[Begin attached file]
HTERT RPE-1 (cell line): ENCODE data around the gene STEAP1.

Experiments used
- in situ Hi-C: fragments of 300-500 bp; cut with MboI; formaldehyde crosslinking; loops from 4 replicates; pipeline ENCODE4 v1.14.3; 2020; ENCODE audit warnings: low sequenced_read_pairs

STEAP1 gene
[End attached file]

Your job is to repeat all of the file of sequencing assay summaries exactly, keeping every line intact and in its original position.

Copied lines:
HTERT RPE-1 (cell line): ENCODE data around the gene STEAP1.

Experiments used
- in situ Hi-C: fragments of 300-500 bp; cut with MboI; formaldehyde crosslinking; loops from 4 replicates; pipeline ENCODE4 v1.14.3; 2020; ENCODE audit warnings: low sequenced_read_pairs

STEAP1 gene